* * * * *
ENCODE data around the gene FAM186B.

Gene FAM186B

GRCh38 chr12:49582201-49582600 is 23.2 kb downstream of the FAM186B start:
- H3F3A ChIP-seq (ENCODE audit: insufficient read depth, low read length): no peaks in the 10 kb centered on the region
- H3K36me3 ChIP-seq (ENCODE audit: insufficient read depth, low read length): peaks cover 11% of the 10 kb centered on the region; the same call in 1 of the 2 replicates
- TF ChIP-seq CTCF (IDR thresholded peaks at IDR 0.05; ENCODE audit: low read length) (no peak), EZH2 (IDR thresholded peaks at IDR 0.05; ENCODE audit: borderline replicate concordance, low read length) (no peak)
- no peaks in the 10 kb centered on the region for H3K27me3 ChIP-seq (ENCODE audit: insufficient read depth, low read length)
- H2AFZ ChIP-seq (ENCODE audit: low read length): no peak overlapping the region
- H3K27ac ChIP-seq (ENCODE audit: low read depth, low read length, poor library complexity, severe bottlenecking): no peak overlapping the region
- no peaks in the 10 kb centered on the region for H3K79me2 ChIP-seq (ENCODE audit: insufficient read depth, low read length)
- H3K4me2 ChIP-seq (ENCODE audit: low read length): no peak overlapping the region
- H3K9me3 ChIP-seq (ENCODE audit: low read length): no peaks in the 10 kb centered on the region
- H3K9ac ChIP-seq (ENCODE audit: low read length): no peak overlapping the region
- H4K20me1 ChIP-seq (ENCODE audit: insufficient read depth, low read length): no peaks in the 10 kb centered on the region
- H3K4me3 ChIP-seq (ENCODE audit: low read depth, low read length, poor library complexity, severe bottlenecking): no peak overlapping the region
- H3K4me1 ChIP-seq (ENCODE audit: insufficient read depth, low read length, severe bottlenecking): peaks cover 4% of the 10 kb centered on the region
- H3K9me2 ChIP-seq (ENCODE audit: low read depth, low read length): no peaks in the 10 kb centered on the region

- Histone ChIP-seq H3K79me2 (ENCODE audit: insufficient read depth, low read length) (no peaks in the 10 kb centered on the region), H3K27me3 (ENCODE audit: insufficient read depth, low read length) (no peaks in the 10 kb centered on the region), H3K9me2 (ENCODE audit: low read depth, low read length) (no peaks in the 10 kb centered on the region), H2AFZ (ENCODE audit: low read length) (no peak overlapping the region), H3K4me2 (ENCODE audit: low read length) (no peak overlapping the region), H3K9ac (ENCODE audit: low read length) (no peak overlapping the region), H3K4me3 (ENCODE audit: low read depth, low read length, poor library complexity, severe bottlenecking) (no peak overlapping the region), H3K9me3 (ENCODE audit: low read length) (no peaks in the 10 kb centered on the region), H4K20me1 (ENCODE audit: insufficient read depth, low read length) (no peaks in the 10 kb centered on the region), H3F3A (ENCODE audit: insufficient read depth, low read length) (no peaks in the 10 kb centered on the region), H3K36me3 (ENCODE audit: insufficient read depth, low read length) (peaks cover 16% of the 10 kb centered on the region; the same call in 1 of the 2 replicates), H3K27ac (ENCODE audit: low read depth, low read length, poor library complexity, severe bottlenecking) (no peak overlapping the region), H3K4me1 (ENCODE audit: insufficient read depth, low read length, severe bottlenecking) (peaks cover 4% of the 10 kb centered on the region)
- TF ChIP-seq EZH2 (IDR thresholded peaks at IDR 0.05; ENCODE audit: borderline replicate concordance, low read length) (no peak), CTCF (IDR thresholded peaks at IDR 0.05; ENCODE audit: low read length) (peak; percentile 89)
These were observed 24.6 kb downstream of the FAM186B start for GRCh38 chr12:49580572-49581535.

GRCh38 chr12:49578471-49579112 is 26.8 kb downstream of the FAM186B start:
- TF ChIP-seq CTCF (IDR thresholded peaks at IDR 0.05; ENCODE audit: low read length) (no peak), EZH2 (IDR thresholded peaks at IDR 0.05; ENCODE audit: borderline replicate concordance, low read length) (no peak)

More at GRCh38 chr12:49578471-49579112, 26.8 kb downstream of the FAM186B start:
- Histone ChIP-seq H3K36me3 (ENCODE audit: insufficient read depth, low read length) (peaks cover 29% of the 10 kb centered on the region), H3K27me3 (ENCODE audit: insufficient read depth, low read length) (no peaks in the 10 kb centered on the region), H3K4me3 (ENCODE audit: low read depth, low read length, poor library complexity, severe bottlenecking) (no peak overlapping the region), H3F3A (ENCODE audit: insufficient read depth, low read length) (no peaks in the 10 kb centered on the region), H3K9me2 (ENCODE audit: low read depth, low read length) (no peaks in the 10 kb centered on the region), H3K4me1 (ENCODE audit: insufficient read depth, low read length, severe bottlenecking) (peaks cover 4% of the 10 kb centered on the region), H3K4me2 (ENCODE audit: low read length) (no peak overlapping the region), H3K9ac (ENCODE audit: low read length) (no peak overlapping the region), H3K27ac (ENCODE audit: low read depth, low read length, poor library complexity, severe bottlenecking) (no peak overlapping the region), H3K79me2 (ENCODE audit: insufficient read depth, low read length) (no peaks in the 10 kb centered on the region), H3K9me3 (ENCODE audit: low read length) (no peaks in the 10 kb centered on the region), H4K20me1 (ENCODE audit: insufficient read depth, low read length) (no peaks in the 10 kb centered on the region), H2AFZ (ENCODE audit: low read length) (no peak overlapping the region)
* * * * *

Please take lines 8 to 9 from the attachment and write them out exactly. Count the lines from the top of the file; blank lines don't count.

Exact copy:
- H2AFZ ChIP-seq (ENCODE audit: low read length): no peak overlapping the region
- H3K27ac ChIP-seq (ENCODE audit: low read depth, low read length, poor library complexity, severe bottlenecking): no peak overlapping the region